Tinkerine’s New DittoPro Desktop 3D Printer Finds Its Way To The Market
Canadian 3D printer company, Tinkerine has announced the launch of the DittoPro, which claims to be the industry’s first affordable prosumer printer.
“The prosumer market is demanding a 3D printer that features quiet operation along with high speed, high resolution and massive build volume. DittoPro delivers on all of these, packaged in an elegant design that owners will be proud to have on display,” said Eugene Suyu, President and CEO, Tinkerine Studios. “With its simple, one-click operation and ease-of-use software, DittoPro can be used for creating everything from engineering prototypes to educational models.”
The Pro is essentially an upgrade over Tinkerine’s Ditto+ desktop 3D printer. Instead of CNC’d or laser-cut plywood panels, the Pro uses aluminium composite paneling and the old composite print bed is replaced with a glass one. A quick release feature lets you easily remove the print bed and a removable nozzle with “smart auto temperature adjustment” comes as standard. The new Pro gets a 225 x 165 x 205 mm build volume, while the previous version had a 210 x 185 x 230 mm build volume. In addition to the sleek new design, the Pro’s print resolution has been improved to 50 microns from 100 microns on the Ditto+. Just like the Ditto+, a LCD display, SD card reader and control dial are included.
Tinkerine have priced the DittoPro at $1899. Head over to the company’s website to find out more.
Source: Wall Street Journal
Aleph Objects Launches LulzBot TAZ 4 Desktop 3D Printer
Colorado-based Aleph Objects has continued to refine and upgrade their TAZ desktop 3D printer range, with the announcement of the LulzBot TAZ 4. Like previous models of the TAZ, the 4 is fully open source, so you are free to copy and modify the printer.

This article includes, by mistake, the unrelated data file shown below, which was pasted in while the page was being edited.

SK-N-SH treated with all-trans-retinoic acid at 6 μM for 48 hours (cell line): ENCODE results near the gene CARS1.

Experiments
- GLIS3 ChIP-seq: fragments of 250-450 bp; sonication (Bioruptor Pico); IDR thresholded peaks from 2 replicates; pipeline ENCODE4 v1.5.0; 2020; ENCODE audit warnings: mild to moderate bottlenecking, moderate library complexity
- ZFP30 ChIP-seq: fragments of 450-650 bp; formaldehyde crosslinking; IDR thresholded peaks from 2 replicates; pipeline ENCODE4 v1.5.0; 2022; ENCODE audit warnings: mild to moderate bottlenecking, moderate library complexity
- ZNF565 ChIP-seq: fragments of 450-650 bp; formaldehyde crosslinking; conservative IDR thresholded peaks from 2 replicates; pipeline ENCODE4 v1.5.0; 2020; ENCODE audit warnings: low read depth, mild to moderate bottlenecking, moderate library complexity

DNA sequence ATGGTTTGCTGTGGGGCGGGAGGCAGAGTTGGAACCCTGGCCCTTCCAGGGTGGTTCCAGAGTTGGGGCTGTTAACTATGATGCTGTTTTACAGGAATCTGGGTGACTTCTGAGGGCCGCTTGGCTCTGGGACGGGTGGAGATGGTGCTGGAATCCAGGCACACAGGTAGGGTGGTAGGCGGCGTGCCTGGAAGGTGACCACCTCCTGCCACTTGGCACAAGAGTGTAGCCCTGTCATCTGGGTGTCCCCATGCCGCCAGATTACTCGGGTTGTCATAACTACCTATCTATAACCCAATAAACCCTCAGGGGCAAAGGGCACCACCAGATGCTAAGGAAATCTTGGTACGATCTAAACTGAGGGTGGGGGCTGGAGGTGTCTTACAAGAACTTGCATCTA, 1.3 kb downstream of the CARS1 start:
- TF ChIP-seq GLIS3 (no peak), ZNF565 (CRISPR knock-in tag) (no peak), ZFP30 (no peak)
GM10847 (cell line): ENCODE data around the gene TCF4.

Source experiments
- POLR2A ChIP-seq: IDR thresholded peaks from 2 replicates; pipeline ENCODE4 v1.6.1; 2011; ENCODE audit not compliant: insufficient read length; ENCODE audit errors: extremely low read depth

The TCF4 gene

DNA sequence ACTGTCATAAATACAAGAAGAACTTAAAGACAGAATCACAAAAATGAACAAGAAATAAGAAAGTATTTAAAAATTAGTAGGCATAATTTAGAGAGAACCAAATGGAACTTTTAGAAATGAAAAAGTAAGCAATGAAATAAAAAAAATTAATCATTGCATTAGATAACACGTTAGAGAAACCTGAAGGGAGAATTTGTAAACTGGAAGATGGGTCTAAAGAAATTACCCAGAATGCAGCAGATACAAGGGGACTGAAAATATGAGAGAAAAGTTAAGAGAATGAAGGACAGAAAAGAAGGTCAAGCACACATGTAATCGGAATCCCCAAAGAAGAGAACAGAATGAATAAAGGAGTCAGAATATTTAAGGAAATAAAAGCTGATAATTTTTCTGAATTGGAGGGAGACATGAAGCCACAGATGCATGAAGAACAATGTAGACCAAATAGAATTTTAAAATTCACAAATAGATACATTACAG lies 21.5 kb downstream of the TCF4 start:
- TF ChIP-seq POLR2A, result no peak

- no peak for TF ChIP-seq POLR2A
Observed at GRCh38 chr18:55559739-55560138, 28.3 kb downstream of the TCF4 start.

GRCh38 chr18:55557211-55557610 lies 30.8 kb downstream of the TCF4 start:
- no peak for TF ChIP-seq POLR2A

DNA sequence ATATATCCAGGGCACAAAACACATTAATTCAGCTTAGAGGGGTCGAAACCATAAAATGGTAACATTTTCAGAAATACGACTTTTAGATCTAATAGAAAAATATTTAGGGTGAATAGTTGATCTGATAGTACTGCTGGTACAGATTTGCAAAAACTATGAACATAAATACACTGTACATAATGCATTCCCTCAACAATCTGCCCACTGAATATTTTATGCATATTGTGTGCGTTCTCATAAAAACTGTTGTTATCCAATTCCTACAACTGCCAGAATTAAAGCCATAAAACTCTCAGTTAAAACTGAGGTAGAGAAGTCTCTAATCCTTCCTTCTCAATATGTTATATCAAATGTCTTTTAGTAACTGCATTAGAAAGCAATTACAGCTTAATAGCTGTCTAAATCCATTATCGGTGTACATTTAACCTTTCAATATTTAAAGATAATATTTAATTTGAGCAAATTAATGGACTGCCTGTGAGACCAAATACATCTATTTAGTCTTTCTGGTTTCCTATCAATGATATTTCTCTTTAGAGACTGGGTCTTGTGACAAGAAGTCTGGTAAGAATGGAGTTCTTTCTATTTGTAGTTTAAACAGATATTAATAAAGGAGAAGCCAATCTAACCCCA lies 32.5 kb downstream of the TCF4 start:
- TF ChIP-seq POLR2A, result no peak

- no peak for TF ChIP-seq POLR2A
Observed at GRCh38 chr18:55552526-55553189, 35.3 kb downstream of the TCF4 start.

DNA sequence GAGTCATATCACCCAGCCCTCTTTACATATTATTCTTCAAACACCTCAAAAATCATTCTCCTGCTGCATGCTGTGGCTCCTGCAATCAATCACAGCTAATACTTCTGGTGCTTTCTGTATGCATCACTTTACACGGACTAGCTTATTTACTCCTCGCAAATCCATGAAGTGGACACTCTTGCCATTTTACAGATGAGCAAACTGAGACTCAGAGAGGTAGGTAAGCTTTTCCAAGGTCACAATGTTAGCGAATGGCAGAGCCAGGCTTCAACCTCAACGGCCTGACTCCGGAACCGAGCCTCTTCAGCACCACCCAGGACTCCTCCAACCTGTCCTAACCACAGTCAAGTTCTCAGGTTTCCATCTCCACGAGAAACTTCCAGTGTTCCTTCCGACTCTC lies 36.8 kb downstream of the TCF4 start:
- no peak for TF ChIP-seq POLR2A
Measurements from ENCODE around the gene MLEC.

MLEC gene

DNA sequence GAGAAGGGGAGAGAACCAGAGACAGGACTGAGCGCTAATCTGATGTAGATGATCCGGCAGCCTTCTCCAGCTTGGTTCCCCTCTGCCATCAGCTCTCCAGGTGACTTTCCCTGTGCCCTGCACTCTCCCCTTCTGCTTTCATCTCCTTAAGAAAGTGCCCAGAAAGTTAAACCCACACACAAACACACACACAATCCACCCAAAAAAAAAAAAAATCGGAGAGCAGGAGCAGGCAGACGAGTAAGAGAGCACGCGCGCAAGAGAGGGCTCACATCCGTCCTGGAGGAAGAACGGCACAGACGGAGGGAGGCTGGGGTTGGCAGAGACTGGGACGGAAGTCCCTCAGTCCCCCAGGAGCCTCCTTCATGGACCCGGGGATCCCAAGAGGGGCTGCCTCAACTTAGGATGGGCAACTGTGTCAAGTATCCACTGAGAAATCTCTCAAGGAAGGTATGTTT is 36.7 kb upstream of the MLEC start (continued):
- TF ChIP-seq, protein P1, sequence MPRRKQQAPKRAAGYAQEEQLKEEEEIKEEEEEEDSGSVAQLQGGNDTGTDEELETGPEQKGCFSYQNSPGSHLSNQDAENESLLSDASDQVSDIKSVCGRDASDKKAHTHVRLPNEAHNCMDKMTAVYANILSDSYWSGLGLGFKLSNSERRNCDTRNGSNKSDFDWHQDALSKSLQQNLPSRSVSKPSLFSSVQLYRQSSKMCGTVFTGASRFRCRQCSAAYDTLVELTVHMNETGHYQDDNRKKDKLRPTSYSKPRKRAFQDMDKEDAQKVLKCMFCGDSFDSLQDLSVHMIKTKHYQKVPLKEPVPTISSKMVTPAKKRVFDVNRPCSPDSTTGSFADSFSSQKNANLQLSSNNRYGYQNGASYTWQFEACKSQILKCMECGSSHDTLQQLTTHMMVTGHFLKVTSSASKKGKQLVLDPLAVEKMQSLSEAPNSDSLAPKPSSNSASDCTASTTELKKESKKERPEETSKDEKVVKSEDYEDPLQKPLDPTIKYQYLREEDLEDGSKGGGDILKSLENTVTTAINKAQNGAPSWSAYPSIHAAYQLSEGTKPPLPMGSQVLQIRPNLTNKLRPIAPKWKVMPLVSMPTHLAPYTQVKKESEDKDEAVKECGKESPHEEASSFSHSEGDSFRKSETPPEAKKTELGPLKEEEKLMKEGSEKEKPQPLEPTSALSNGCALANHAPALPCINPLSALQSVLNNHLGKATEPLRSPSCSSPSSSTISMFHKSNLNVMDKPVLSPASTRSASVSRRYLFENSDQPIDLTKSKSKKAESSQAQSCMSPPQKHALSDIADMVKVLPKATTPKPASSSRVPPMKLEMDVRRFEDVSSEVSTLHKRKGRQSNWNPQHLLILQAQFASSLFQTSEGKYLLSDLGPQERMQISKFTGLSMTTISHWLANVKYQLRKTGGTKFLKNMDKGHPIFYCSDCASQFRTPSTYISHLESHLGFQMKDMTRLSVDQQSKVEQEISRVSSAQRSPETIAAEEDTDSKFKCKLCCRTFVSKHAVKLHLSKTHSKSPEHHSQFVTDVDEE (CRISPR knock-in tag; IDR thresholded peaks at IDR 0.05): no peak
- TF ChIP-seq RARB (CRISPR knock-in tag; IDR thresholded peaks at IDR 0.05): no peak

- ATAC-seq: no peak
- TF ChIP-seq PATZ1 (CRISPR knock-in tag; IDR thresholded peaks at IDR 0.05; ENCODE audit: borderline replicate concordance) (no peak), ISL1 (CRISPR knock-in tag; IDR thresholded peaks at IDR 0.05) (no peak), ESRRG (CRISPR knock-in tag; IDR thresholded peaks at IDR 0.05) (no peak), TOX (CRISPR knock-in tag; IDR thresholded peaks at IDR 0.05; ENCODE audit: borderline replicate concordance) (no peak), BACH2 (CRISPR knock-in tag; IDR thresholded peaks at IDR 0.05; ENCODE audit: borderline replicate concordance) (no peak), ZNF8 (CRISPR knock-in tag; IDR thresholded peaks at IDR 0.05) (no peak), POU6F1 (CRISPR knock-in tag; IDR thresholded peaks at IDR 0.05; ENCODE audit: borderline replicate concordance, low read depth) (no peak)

The TAZ 4 features an impressive 298mm x 275mm x 250mm build volume, making it one of the larger 3D printers in its price range, and it can print up to a layer height resolution of 75 microns. It can print in both ABS and PLA, along with a number of other materials including wood based filaments, PVA and HIPS.
To improve print quality, the team at Aleph Objects opted for a new, re-engineered drive rod system that assists with the first few layers of printing. New Y-axis mounts reduce set up time and Aleph Objects claims you will be printing in 30 minutes. The upgraded 400 watt power supply will allow for any future upgrades or additions and the TAZ 4 is ready for LulzBot’s forthcoming dual extruder.
Here’s a list of the tech specs:
- Print Surface: Heated Borosilicate glass bed covered with PET film
- Print Area: 298mm x 275mm x 250mm (11.7in x 10.8in x 9.8in)
- Print Volume: 20,500cm3 (1238 in3) of usable space
- Top Print Speed: 200mm/sec (7.9in/sec)
- Print Tolerance: 0.1mm (0.0039in) in X and Y axes. Z axis is dependent on layer thickness
- Layer Thickness: 0.075mm to 0.35mm (0.003in – 0.0138in)
- Supported Materials: standard 3mm (0.1in) ABS, PLA, HIPS, PVA, and wood filaments
- Overall Dimensions: 680mm x 520mm x 515mm (26.8in x 20.5in x 20.3in)
- Weight: 11kg (24.25lbs)
The TAZ 4 is priced at $2,194.95 and is available on LulzBot.com.
Print Your Own Obi-Wan Lighsaber From Star Wars
With the launch of the new Star Wars Episode 7 movie next year, the Star Wars hype train is rearing into gear. There’s all manner of Star Wars games, toys and trinkets coming out, but what can 3D printing bring to the table.
Last Sunday was international Star Wars Day and to celebrate the event designer, Valcrow decided to create a full scale 3D printed Obi-Wan Lightsaber. Valcrow printed out the lightsaber on his Ultimaker 1 at 0.12mm, which took about a day to print. Once the lightsaber was printed, Valcrow hand painted and assembled it. He then printed out a glow-in-the-dark blade and illuminated it with a blue laser.